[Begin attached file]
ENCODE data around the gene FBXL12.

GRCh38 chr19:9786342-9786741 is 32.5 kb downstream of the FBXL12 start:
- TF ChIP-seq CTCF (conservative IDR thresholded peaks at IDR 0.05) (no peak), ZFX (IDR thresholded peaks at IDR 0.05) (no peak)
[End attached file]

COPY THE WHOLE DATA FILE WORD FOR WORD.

ENCODE data around the gene FBXL12.

GRCh38 chr19:9786342-9786741 is 32.5 kb downstream of the FBXL12 start:
- TF ChIP-seq CTCF (conservative IDR thresholded peaks at IDR 0.05) (no peak), ZFX (IDR thresholded peaks at IDR 0.05) (no peak)